Nothing Left To Give?
by Rev. Frank Schaefer
Picture with me the temple scene: scribes and priests in festive vestments,
wealthy merchants, and prominent members of the community, all the pomp, the splendor, the
rites and rituals. The pleats of their robes were neatly folded and the tassels were in
their proper place. They wanted to look impressive as they paraded through the outer
courtyards into the court of Israel. They routinely checked the ornate bags in which they
carried their temple offerings to make sure that they had the proper coins and that the
amount was sufficient for persons of their rank and standing.
At the same time, and very much in contrast to this scene, we see a little old widow
getting ready for worship. She had been bargaining and scraping all week to have something
for the temple. After all, she couldn't approach the house of God empty- handed. At the
moment, she lived to give her offering to God. She wanted to tell God, "I'm thankful
I still have you."
In spite of the insignificance of her temple tithe--two pennies--, Jesus noticed this
woman and lifts her up as an example: "Truly I tell you, this poor widow has put in
more than all those who are contributing to the treasury. For all of them have contributed
out of their abundance, but she out of her poverty has put in everything she had"
(Mark 12:43-44). This act does not romanticize poverty. There is nothing sacred about
being hungry, cold, homeless, or powerless. The presence of the poor illustrates the need
for church and its mission. But sometimes people who live near the edge of existence see
things more clearly than those of us who have plenty. They see without impairment what is
The widow praised by Jesus knew she had nothing and no one on whom to rely but God. Her
gift told God, "I have nothing more to offer. Take and use me."
The widow's mite in the eyes of our "consumer culture"
The widow's mite doesn't make sense in the eyes of the consumer culture around us. We
look at the woman and say: "That's very foolish, to give everything and don't expect
anything in return. This attitude will get you into the poor house. Get with the times,
old lady. Don't you know that today's world is about bargains, rebates, and
discounts?" The question that permeates society has become: What do I get in
Consumers have come to wield enormous power in our day and age. In our competitive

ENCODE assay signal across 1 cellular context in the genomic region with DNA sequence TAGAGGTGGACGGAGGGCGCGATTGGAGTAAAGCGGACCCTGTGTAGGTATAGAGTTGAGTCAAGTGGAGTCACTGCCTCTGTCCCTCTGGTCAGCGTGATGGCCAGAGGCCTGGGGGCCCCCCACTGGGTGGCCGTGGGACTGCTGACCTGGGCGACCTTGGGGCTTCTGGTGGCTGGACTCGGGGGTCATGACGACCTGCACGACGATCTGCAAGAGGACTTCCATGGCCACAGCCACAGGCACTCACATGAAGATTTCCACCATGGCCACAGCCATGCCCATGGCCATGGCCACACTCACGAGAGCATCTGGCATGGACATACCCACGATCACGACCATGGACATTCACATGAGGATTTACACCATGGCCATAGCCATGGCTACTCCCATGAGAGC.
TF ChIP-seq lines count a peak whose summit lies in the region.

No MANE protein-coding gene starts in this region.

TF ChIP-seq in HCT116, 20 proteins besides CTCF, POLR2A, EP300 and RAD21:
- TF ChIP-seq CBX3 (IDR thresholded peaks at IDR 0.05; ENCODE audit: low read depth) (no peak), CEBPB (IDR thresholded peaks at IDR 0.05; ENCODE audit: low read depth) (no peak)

free-market economy, anyone with a product to sell must appeal to the consumer, making it
as "user-friendly" as possible. If they want to survive, they must cater to all
target groups, including widows on fixed incomes. Consumers have come to expect the most
for their money. It is no longer enough to give people what they pay for. We insist on
getting something more on top. Some perk, some freebie, or some extra incentive. We all
know the slogans that try to lure us:
Buy a dozen donuts ... get one free.
Get two pairs of shoes . . . .get one free
"Super-size" your value meal ... for just a quarter.
Pick 10 free cds . . .with a book club membership
Spring for the sports car and regain your youth and your sex appeal.
The widow's mite in the eyes of the church
People today look at the church through these same lenses. Church growth consultants
today are encouraging us to market the church much as we market consumer goods. We focus
on what the church has to offer. They tell us: if you offer it they will come. Here are a
few of the "products" they say the church must have in order to be
the worship service variety--something for every taste; pick from our menu: early,
late, midweek, contemporary, traditional...
child-care and children's programs
youth center with basketball and volleyball courts
aerobic classes and square dancing
banquet hall and catering service for weddings and community events
Church Growth Consultants assure us that congregations that offer these and other
"products" are the most attractive to the younger generation today. Don't get me
wrong, there is a need for such programs and services, but what bothers me is that the
church buys into the spirit of the consumer culture that asks: what can I get from the
church? I absolutely hate it when the people in the pew are viewed as customers. Is that